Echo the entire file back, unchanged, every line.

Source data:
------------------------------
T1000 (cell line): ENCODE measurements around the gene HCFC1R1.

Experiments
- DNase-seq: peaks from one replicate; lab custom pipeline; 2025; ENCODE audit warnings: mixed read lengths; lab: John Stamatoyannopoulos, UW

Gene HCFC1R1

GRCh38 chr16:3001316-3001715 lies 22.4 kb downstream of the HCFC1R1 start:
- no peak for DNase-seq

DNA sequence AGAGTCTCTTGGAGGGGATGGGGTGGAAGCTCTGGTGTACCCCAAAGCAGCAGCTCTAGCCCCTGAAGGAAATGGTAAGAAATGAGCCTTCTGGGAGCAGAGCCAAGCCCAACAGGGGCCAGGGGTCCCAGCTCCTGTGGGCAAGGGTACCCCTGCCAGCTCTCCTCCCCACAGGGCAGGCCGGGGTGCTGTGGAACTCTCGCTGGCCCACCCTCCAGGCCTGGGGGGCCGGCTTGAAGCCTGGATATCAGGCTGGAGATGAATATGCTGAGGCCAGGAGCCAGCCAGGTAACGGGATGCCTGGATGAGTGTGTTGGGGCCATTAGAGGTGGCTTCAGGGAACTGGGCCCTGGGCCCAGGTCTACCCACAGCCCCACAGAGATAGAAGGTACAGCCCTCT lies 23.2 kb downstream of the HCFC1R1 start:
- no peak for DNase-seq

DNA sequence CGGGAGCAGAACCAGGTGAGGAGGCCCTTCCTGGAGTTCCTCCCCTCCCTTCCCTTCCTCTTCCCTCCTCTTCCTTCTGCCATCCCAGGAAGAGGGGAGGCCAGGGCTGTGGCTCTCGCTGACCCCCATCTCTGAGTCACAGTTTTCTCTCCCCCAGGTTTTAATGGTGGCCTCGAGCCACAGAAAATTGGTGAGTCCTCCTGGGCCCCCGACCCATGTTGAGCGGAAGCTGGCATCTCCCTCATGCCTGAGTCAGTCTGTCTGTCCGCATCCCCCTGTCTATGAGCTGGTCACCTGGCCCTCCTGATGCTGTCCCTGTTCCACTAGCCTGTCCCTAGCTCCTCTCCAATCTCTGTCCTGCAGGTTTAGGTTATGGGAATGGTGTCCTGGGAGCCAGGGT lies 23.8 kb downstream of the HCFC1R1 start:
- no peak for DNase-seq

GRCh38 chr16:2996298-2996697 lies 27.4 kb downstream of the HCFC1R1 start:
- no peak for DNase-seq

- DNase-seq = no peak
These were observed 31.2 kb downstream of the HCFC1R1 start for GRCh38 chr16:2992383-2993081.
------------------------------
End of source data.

T1000 (cell line): ENCODE measurements around the gene HCFC1R1.

Experiments
- DNase-seq: peaks from one replicate; lab custom pipeline; 2025; ENCODE audit warnings: mixed read lengths; lab: John Stamatoyannopoulos, UW

Gene HCFC1R1

GRCh38 chr16:3001316-3001715 lies 22.4 kb downstream of the HCFC1R1 start:
- no peak for DNase-seq

DNA sequence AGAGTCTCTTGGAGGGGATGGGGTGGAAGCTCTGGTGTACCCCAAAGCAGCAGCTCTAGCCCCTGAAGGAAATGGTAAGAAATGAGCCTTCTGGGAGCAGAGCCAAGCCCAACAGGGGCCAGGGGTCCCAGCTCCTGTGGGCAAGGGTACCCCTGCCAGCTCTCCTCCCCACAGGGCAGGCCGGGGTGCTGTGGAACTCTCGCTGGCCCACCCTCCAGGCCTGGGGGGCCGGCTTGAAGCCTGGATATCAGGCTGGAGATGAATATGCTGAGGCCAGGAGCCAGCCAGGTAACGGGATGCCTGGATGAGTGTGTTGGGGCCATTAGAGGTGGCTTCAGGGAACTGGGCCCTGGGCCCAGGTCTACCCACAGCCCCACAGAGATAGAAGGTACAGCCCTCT lies 23.2 kb downstream of the HCFC1R1 start:
- no peak for DNase-seq

DNA sequence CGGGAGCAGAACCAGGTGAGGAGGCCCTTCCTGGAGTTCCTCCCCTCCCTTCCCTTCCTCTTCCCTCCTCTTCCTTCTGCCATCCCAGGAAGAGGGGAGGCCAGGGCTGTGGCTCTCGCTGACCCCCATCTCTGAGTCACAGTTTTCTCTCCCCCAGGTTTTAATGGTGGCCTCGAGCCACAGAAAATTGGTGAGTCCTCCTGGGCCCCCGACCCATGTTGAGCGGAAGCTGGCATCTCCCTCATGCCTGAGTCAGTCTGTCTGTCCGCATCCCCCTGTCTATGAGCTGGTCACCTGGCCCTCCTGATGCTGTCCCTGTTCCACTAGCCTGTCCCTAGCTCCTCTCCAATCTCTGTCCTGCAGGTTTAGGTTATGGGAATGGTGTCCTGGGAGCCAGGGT lies 23.8 kb downstream of the HCFC1R1 start:
- no peak for DNase-seq

GRCh38 chr16:2996298-2996697 lies 27.4 kb downstream of the HCFC1R1 start:
- no peak for DNase-seq

- DNase-seq = no peak
These were observed 31.2 kb downstream of the HCFC1R1 start for GRCh38 chr16:2992383-2993081.